4
$\begingroup$

It does not seem possible that these two processes can coexist:

1) Genetic imprinting is the phenomenon where genes are expressed differently depending on the parent of origin:

1a. Methylated stretches of DNA are not transcribed.

1b. If the gene copy originating with mom is methylated but dad's copy is not, then only dad's copy will be expressed (e.g. Prader Willi syndrome).

1c. Methylation is preserved during cell divisions.

1d. Methylation is wiped at gametogenesis, when females will erase dad's imprints and re-imprint according to maternal imprint before meiosis.

But now I'm reading about the role of epigenetics in cell differentiation, and I discover:

2) Cell differentiation occurs with lineage-specific patterns of methylation.

2a. Immediately after fertilization (prior to the first cell division), the paternal genome undergoes demethylation.

2b. The maternal genome undergoes demethylation during the first few cell divisions.

2c. Cell differentiation is accompanied and perhaps even accomplished by progressive re-methylation following these "wipes."

Source for 2): http://labs.genetics.ucla.edu/fan/papers/HuangK_RM2010.pdf "DNA methylation in cell differentiation and reprogramming: an emerging systematic view" Huang & Fan (2010). Regen Med. 5(4):531-44.

I suspect that there is no conflict and I merely misunderstand one, the other, or both. Otherwise, how can a pattern of methylation be wiped both during gametogenesis and early embryonic stages and still be inherited?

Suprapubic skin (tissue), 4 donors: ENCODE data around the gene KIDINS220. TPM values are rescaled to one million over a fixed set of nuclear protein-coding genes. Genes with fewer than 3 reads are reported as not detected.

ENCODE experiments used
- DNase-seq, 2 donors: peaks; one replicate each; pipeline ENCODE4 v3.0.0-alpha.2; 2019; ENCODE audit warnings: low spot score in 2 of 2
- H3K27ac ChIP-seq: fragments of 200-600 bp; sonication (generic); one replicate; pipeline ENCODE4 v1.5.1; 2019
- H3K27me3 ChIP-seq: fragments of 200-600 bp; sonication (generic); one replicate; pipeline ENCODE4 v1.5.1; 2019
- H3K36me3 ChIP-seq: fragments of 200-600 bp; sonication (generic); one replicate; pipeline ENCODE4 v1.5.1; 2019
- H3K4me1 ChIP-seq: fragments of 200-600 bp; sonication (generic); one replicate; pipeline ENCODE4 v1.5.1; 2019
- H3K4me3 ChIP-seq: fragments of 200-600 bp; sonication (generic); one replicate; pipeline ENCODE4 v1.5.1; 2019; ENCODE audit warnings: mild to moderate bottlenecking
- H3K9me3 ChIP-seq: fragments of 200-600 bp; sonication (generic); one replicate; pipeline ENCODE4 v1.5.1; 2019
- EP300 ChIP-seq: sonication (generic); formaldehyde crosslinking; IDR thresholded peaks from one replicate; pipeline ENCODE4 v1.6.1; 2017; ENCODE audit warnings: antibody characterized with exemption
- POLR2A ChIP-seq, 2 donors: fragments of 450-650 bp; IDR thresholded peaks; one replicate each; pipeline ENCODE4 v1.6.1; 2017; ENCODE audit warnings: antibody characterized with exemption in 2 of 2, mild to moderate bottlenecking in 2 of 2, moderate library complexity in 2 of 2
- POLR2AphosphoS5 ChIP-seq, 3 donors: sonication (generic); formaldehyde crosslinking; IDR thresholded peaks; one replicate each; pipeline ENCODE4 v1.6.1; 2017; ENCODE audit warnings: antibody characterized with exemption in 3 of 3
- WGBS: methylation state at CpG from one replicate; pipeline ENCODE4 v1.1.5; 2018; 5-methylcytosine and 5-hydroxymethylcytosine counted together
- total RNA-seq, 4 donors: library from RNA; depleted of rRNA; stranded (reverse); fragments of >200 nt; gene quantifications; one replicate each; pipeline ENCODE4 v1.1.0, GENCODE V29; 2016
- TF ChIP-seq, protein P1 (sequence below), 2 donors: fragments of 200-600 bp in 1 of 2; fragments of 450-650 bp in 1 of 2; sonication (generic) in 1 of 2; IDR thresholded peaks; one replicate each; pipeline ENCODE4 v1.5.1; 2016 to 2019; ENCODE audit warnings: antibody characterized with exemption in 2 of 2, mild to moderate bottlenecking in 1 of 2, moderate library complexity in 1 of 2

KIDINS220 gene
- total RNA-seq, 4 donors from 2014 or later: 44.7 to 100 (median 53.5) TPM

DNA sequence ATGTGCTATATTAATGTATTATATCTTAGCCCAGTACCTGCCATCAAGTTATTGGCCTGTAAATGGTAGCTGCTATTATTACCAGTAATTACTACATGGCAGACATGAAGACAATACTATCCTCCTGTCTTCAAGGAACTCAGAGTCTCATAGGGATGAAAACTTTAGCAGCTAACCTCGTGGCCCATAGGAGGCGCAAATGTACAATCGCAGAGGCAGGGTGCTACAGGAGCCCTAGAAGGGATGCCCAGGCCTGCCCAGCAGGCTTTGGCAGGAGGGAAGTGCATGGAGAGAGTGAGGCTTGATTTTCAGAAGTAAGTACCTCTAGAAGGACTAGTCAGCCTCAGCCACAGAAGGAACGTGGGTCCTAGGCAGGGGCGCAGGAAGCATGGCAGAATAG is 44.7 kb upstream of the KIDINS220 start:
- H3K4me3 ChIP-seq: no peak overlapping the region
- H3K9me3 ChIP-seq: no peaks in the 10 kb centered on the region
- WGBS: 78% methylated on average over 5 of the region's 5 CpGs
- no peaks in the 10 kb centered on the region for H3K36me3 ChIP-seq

$\endgroup$
1
$\begingroup$

What if imprinted regions are immune to being wiped? Also, you may be confusing DNA methylation, and histone methylation (?). Classical biochemistry posits that DNA methylation states can be transmitted from a dividing mother cell to both daughter cells because after DNA replication the two daughter chromosomes will each be hemi-methylated, and a DNA methylase that finds a hemi-methylated site will methylate the other strand (like a corrective editing mechanism). The third thing to consider in your question is that parental imprinting is established in the germ line. In terms of wiping other epigenetic marks during early embryogenesis, the only ones present would be the ones involved in gametogenesis. In other words, as far as we know, genes activated in muscle development are never expressed after fertilization in the zygotic cells that will give rise to the primordial germ cells, so those muscle-specific epigenetic marks don't need to be wiped off in the embryo. Neither the sperm nor the egg ever expressed muscle myosin, etc.

$\endgroup$
0
$\begingroup$

Probably, there are narrow and wide definitions for imprinting. I am guessing the history of researches about imprinting would be like the followings.

Initially, maternal or paternal phenotype transmissions were recognized and some of such phenotype seemed because the maternal or paternal responsible gene does not work. As you know this is clearly imprinting.

Then, DNA methylation was discovered and turned out to be responsible for inactivation of imprinting genes defined above. However DNA methylation and repression of the expression by methylation occur to other genes, too. ES cells have distinct a DNA methylation pattern, which can probably explain the distinct gene expression pattern at least partially, I think. In addition, suppression of some tumor suppressor genes by methylation occurs during the course of carcinogenesis. It looks like DNA methylation regulates gene expressions as well as imprinting defined above. I know people call all gene regulations by DNA methylation imprinting. This is the wide definition.

$\endgroup$

Your Answer

By clicking “Post Your Answer”, you agree to our terms of service, privacy policy and cookie policy

Not the answer you're looking for? Browse other questions tagged or ask your own question.